The heads of some of the world’s largest drug makers expressed a mix of confusion and resistance to a World Health Organization voluntary pool to collect patent rights, regulatory test data, and other information that could be shared for developing Covid-19 therapies, vaccines, and diagnostics.
The WHO effort reflects mounting concern that some Covid-19 medical products may not be accessible for poorer populations. By establishing a voluntary mechanism under the auspices of the WHO, the goal is to establish a pathway that will attract numerous governments, as well as industry, universities and nonprofit organizations. But not every executive likes the idea.
“At this point in time, I think it’s nonsense, and… it’s also dangerous,” said Pfizer (PFE) chief executive Albert Bourla in remarks at a forum Thursday organized by the International Federation of Pharmaceutical Manufacturers & Associations. Companies are “investing billions to find a solution and, keep in mind, if you have a discovery, we are going to take your (intellectual property), I think, is dangerous.”
Similarly, AstraZeneca (AZN) chief executive Pascal Soriot argued at the forum that intellectual property is “a fundamental part of our industry and if you don’t protect IP, then essentially, there is no incentive for anybody to innovate. What is important is for companies to volunteer to provide their products at no profit, like we’re doing right now in case of a pandemic or crisis, when it’s needed.”
It was not clear about the extent to which the executives were familiar with the WHO effort, which is set to launch on Friday. Rather than seize intellectual property, the pool would seek contributions from industry and nonprofit institutions, among others. Soriot, for instance, initially acknowledged he was “not aware of the initiative” and would “have to consider it.”
Nonetheless, there is resistance. Thomas Cueni, who heads the IFPMA trade group, argued mechanisms already exist for companies to license rights to make their drugs. He cited the Medicines Patent Pool, which focuses on HIV/AIDS, TB, and malaria, but recently expanded its scope to include Covid-19 products. “I’m not sure, to be honest, we do need additional platforms,” he said.
The WHO pool, however, was already endorsed by UNITAID, which helped create the Medicines Patent Pool. Meanwhile, approximately two dozen countries have agreed to join, according to sources. The list includes Norway, Costa Rica, Chile, Luxembourg, South Africa, Mexico, Portugal, Oman, Panama, Peru, South Africa, Ecuador, and Egypt. The U.S., however, has rejected any involvement.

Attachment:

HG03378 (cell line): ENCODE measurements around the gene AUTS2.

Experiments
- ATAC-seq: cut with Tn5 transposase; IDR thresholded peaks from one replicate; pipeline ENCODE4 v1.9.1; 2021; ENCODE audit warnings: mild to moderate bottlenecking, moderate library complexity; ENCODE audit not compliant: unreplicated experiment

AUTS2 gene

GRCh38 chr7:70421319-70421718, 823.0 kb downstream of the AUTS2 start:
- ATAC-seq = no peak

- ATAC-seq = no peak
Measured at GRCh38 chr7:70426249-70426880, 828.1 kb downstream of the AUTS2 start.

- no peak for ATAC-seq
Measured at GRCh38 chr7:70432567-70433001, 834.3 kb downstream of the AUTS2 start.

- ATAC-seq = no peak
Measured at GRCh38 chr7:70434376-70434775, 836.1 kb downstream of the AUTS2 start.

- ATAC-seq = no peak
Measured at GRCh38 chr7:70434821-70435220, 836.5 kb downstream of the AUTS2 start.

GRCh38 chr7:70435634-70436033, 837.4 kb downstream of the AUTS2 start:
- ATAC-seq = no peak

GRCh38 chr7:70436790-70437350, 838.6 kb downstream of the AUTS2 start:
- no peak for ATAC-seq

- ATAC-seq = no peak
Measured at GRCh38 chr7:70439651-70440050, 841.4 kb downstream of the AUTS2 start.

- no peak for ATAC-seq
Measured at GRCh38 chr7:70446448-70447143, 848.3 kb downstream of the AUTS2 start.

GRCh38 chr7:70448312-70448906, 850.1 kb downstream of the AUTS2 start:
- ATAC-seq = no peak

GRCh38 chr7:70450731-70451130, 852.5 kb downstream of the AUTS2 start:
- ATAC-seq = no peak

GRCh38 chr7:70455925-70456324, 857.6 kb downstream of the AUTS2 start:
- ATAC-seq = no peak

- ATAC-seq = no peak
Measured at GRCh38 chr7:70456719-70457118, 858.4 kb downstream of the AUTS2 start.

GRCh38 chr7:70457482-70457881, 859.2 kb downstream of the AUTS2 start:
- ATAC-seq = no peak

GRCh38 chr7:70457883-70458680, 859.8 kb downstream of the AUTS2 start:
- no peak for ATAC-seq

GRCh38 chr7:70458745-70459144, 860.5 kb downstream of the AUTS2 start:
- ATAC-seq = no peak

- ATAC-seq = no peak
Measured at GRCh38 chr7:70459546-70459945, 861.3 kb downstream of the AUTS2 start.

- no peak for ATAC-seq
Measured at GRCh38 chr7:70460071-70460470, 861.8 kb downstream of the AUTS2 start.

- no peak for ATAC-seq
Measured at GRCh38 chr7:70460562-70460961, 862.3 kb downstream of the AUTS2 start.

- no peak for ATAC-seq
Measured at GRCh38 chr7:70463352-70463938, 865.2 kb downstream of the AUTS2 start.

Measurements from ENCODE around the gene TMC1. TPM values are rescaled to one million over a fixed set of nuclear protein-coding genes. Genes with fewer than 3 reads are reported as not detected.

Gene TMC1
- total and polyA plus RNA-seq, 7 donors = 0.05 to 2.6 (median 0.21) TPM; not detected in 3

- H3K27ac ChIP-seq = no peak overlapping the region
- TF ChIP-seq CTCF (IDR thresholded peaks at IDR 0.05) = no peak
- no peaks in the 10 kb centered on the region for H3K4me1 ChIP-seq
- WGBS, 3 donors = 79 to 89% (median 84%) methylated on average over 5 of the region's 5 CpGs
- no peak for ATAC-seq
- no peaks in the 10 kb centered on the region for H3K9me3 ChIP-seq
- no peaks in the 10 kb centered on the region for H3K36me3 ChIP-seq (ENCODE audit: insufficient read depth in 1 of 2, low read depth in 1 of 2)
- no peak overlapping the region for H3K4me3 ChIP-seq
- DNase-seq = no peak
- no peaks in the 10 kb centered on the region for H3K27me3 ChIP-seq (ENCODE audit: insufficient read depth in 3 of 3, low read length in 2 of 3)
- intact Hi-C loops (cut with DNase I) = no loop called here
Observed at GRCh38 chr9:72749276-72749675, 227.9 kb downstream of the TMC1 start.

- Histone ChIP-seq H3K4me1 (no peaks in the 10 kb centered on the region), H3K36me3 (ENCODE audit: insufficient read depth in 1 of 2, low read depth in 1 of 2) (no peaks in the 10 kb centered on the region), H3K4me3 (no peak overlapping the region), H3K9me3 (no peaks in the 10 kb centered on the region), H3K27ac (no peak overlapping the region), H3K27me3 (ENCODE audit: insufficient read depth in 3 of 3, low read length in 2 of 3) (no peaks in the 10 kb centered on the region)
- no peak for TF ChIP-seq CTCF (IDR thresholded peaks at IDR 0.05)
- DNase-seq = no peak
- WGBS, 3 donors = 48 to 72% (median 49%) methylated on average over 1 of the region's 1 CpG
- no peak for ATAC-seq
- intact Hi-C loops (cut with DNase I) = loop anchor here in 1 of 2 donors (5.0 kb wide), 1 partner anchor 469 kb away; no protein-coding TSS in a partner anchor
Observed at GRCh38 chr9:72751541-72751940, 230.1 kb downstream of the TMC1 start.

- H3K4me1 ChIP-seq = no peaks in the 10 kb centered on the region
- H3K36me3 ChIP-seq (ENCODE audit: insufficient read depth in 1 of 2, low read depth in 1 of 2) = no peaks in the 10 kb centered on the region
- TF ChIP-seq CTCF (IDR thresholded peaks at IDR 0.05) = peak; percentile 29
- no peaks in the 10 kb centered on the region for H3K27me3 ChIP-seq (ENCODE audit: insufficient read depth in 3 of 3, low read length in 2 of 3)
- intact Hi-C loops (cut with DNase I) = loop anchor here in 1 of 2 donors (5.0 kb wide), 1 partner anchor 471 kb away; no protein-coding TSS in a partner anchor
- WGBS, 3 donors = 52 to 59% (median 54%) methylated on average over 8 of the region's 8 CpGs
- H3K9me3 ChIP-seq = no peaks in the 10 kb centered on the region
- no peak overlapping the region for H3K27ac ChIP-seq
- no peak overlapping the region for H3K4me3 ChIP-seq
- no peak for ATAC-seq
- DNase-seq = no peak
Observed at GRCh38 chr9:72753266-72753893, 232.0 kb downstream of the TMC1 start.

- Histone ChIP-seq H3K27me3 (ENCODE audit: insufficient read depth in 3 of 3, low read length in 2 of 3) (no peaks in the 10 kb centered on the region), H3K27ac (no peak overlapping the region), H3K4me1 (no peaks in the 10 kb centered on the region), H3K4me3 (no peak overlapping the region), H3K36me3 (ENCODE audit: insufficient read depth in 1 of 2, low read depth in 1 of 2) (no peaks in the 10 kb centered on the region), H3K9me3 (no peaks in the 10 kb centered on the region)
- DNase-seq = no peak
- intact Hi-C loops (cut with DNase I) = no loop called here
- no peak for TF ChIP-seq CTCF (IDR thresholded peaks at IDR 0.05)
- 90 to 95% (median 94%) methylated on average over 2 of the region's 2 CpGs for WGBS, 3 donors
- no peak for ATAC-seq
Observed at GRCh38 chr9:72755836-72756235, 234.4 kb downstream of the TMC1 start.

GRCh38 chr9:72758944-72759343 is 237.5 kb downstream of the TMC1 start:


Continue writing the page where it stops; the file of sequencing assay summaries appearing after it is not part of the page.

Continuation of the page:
One advocate suggested the remarks were part of an effort to undermine interest among other countries.
“They have not yet spent much time understanding it. They could collect royalties, for instance, to compensate for contributions, although these are details that need to be sorted,” said Ellen ‘t Hoen, a senior researcher in the global health unit at the University of Groningen in the Netherlands and a former executive director of the Medicines Patent Pool. “But anyone who pitches this as something that seizes patents is deliberately misrepresenting it. They should come to the table.”
The concept emerged from moves by countries to consider compulsory licensing for unaffordable medicines. A country may grant a license to a public agency or a generic drug maker, allowing it to copy a patented medicine without the consent of the brand-name company that owns the patent. This right was memorialized in a World Trade Organization agreement.
The Covid-19 pandemic, however, has ratcheted up this sort of activity. Over the past two months, several countries have taken steps to make it easier to issue compulsory licenses. The pharmaceutical industry argues that licenses eviscerate patent rights, but advocacy groups say industry efforts to enforce intellectual property rights may come at the expense of patients who cannot afford increasingly costly medicines.
In some cases, however, drug maker have reached voluntary licensing deals with generic companies to produce and sell certain medicines in other countries. Gilead Sciences, for instance, did so with hepatitis C treatments and, more recently, with its experimental remdesivir medicines for Covid-19. Other drug makers have worked with the Medicines Patent Pool for HIV pills, for instance.
The voluntary pool of the sort envisioned by the WHOs goes much further, though, by seeking to pull in technologies from a larger number of players, rather than on a drug-by-drug, country-by-country basis. In doing so, they hope to create more equitable access and avoid the sort of disjointed affordability that has typified some products.
Moreover, the WHO pool is touted as an opportunity for drug makers to change the conversation and work with governments that might otherwise take a confrontational stance and pursue a license. Costa Rica President Carlos Alvarado Quesada, who proposed the pool, last month described the concept as “a call for solidarity and a call for action” to defeat the novel coronavirus.
Just the same, the WHO pool was not endorsed by Emma Walmsley, the GlaxoSmithKline (GSK) chief executive officer. She did not address the pool specifically, but maintained “there’s not a lot of enormous evidence that (intellectual property) is a barrier to access.” And she pointed to alternative approaches to ensuring access, such as GAVI, the nonprofit that works with industry and government to bring vaccines to poor countries.